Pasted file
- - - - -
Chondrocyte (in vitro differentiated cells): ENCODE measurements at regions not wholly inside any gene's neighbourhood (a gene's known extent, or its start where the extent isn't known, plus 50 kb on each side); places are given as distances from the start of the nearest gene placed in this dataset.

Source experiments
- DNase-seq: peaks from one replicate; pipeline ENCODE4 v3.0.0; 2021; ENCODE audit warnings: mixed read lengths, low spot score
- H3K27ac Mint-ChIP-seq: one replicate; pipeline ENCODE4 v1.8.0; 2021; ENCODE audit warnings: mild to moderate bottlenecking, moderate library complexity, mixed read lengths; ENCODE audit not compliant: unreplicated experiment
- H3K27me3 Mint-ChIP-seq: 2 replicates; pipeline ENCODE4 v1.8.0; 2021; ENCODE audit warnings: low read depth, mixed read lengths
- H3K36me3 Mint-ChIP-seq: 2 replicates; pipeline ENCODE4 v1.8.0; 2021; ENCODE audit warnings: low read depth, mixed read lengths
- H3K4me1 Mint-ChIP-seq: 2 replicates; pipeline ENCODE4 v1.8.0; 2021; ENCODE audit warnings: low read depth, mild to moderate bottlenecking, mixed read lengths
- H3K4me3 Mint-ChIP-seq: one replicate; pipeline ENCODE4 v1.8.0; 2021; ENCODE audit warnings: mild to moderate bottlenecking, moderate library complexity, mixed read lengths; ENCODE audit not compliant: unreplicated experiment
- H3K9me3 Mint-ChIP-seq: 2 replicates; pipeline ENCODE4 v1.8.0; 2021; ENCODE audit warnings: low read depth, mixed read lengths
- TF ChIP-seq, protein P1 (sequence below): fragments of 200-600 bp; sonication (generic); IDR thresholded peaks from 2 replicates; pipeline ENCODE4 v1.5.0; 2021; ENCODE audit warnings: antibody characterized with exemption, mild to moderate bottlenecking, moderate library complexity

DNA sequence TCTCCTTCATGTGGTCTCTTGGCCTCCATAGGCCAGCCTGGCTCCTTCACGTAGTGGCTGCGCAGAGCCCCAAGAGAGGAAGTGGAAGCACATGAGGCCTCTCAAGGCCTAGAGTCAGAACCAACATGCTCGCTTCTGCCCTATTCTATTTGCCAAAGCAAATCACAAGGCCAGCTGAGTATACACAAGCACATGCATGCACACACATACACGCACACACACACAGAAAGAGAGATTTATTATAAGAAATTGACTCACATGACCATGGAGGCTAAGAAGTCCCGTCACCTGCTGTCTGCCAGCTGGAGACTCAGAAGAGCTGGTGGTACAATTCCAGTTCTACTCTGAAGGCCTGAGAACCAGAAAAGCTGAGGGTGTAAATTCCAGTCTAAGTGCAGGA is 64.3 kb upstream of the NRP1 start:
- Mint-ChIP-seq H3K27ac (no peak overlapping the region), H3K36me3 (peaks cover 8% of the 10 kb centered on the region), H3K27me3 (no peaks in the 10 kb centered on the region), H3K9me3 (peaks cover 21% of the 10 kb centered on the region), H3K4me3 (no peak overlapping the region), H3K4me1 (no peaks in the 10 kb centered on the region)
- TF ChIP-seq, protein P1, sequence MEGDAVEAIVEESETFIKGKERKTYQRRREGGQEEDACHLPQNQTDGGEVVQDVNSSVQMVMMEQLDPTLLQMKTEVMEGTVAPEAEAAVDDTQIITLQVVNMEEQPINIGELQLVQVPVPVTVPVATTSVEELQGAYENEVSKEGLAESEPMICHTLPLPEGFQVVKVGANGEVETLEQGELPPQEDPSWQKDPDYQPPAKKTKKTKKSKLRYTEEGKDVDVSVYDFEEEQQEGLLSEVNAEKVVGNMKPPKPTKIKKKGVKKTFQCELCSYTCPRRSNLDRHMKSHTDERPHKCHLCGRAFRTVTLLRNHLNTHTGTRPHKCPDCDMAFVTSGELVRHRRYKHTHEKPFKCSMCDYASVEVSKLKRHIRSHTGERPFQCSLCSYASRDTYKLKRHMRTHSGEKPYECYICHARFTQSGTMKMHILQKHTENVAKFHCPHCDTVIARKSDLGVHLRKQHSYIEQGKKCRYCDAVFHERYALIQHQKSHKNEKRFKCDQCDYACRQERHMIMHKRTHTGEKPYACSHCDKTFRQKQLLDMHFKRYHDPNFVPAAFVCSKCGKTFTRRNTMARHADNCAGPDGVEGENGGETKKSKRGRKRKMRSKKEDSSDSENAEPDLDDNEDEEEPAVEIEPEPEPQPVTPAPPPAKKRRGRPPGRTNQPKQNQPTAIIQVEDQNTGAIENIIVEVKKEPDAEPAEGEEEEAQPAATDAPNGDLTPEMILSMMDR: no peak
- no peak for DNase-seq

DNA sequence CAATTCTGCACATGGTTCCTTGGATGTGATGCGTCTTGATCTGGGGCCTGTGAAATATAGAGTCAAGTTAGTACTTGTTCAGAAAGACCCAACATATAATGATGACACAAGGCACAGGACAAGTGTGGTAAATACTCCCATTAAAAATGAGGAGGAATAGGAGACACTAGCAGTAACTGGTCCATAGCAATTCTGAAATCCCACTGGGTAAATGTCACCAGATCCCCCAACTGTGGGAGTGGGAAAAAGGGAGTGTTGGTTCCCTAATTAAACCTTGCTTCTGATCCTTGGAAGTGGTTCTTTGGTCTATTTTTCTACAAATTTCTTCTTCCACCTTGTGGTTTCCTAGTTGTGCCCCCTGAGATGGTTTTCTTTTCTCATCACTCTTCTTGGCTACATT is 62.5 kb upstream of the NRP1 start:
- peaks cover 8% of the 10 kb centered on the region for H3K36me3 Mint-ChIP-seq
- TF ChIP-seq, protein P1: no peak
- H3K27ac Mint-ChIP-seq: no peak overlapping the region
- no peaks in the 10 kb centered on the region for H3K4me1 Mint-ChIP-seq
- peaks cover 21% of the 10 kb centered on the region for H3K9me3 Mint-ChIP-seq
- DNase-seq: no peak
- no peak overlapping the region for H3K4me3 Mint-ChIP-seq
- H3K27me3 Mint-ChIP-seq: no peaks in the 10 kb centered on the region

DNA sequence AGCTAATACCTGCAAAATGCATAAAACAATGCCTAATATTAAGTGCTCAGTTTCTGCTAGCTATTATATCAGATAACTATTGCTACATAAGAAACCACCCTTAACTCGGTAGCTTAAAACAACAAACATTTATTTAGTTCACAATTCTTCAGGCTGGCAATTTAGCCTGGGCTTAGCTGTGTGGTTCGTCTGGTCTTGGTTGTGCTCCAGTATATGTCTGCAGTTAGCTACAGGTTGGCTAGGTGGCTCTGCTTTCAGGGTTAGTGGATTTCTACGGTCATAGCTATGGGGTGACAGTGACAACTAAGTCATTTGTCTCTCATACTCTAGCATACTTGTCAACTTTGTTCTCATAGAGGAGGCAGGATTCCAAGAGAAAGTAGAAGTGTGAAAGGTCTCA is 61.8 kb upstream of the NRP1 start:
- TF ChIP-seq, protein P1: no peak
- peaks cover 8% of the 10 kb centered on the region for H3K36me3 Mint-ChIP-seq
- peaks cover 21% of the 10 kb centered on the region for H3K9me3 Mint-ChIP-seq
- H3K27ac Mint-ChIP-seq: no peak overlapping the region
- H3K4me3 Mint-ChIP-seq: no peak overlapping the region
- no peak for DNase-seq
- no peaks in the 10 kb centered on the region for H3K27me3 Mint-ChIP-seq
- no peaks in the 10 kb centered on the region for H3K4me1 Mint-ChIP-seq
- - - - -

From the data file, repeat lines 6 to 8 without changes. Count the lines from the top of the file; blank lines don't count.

- H3K36me3 Mint-ChIP-seq: 2 replicates; pipeline ENCODE4 v1.8.0; 2021; ENCODE audit warnings: low read depth, mixed read lengths
- H3K4me1 Mint-ChIP-seq: 2 replicates; pipeline ENCODE4 v1.8.0; 2021; ENCODE audit warnings: low read depth, mild to moderate bottlenecking, mixed read lengths
- H3K4me3 Mint-ChIP-seq: one replicate; pipeline ENCODE4 v1.8.0; 2021; ENCODE audit warnings: mild to moderate bottlenecking, moderate library complexity, mixed read lengths; ENCODE audit not compliant: unreplicated experiment